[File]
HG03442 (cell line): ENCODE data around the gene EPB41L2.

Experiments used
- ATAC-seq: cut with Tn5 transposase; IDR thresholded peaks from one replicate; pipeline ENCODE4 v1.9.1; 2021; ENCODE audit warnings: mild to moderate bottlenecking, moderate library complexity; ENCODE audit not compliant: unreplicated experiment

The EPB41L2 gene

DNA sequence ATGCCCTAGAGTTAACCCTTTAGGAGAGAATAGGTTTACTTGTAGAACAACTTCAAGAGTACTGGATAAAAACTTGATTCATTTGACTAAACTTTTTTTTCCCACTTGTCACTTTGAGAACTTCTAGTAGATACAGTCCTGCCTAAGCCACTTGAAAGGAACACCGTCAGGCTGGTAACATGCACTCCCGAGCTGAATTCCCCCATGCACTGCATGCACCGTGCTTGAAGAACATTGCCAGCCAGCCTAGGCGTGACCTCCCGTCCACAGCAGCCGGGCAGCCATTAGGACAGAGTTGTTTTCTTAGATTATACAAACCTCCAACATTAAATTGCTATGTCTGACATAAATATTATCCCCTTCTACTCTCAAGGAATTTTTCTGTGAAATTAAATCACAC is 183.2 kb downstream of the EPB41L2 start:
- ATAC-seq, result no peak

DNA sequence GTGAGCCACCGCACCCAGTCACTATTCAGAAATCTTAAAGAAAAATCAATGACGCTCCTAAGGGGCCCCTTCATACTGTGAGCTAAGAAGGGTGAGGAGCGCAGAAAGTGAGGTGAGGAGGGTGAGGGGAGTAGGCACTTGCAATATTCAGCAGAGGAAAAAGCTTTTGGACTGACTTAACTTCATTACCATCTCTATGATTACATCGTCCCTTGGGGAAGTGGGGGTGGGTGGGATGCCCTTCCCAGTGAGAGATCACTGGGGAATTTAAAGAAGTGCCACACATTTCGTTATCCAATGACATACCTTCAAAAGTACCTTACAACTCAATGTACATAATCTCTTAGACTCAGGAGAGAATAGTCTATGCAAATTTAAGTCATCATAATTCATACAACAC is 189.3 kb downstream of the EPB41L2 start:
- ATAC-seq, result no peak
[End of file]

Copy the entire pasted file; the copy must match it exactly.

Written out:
HG03442 (cell line): ENCODE data around the gene EPB41L2.

Experiments used
- ATAC-seq: cut with Tn5 transposase; IDR thresholded peaks from one replicate; pipeline ENCODE4 v1.9.1; 2021; ENCODE audit warnings: mild to moderate bottlenecking, moderate library complexity; ENCODE audit not compliant: unreplicated experiment

The EPB41L2 gene

DNA sequence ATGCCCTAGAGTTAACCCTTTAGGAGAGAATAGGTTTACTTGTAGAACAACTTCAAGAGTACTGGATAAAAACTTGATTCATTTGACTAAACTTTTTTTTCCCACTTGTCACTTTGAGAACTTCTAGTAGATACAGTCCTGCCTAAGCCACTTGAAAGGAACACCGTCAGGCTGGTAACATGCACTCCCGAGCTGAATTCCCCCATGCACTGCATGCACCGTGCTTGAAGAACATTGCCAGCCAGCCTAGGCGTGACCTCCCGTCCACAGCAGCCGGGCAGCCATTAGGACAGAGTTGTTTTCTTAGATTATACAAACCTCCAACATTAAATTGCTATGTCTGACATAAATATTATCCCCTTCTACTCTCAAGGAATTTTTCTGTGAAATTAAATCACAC is 183.2 kb downstream of the EPB41L2 start:
- ATAC-seq, result no peak

DNA sequence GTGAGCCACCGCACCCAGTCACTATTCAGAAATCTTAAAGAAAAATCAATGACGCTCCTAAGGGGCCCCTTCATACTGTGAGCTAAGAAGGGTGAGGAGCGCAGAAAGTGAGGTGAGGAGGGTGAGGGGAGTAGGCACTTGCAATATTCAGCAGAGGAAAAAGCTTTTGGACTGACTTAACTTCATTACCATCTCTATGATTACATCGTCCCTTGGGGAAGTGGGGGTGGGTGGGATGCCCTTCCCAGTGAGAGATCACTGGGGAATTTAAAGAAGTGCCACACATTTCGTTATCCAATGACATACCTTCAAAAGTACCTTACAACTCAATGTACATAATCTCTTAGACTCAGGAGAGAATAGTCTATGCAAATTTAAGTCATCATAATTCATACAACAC is 189.3 kb downstream of the EPB41L2 start:
- ATAC-seq, result no peak